• That’s great, Kathleen, about how Lady Anne may not have wanted to argue the point with her sister. I hadn’t thought of that, but it rings so true!

  12. I think the same U think Lady Catherine was for the marriage more than old Mr Darcy. Lady Catherine is a dominant personality and used to getting what she wants!

  13. Hello All 🙂 Two things – One, Renata will be offline most of the day, but she will reply! She’s looking forward to your comments. Two – For the record, this is how she felt about The Forgiving Season, and I think that turned into a nice little novella. I’m very pleased with Mary’s story in that (which I can’t recall if Renata added or I added). The Forgiving Season is a bit sentimental, but then, it is about Christmas time 🙂

    • I will be leaving for the airport in about an hour and my laptop will go in the checked luggage, which is why I will be offline.

      In the Forgiving Season, I briefly mentioned Mary’s story, but Summer took the few sentences I wrote and expanded them greatly.

  14. Mediocre drafts can be re-worked into excellence. If you see the potential to bring it up to snuff, at least let Summer take a look. I have always believed that the “engagement” was wishful thinking on the part of Lady C, and that in the absence of anyone who could authoritatively contradict her, she came up with a story and stuck to it hoping it would be believed at some point. In my mind, even if Lady Anne had been for a marriage, Old Mr. Darcy probably wasn’t. Lack of encouragement toward that end by his father would reinforce the idea that there was no true engagement. And you are right about how different people remember the same events differently. I’ve even encountered situations where I was CERTAIN that my memory was correct but it turned out I was wrong. That’s actually a fun premise to play with. I have always interpreted what Lady C. said as meaning that Darcy and Anne were roughly the same age.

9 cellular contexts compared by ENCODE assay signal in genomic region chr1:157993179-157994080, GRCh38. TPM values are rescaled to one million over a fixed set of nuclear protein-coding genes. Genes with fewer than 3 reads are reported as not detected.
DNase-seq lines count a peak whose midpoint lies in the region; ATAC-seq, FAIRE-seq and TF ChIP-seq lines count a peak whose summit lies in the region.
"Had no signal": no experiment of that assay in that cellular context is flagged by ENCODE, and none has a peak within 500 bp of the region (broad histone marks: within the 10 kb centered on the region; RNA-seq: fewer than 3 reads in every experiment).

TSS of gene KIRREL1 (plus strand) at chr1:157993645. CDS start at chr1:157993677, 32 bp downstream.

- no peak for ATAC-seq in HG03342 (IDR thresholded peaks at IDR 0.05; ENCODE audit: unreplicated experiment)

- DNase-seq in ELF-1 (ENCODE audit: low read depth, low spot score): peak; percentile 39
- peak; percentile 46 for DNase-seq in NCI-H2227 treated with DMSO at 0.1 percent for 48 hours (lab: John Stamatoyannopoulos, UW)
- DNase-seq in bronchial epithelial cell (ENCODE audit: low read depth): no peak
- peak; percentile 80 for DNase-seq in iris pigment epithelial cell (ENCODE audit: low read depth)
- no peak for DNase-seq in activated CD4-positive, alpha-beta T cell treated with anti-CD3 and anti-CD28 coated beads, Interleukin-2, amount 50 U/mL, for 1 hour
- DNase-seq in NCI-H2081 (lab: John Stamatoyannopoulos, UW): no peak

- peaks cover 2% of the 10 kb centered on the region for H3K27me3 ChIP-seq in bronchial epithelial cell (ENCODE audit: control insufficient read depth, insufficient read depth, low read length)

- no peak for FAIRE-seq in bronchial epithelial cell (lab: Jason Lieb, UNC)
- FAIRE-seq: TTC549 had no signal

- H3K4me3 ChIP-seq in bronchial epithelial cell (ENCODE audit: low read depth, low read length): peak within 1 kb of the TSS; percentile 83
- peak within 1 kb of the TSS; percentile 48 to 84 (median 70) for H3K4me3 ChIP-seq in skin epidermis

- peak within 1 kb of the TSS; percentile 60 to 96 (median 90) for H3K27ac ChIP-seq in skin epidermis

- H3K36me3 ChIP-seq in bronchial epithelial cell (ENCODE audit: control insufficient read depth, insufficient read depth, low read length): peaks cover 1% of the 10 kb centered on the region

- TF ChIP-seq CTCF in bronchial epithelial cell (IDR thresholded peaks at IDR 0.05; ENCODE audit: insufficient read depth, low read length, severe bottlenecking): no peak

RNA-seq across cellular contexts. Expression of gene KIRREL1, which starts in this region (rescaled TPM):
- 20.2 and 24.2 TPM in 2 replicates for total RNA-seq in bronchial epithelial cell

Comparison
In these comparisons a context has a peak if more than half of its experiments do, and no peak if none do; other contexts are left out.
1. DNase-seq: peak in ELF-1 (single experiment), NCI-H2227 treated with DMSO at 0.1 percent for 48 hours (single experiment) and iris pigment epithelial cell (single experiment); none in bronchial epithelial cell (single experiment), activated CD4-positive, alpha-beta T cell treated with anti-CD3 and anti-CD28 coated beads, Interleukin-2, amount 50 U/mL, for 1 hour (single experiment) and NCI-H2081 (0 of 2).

• I think it more likely Lady Anne was for the marriage than old Mr. Darcy, but who knows? (Jane Austen knew, but she is unavailable.)

      I’ve also had situations where I was both certain and wrong.

      Summer always improves my drafts. Why would I work with her if she didn’t? But some need more improvement than others.

      • My favorite ‘hot off the presses’ (and that doesn’t mean it’s my favorite all said and done because that would be too difficult to decide)… where was I? Right – My favorite at first read straight from Renata is Hypothetically Married. I love the premise. I love all the situations. It is just so fun.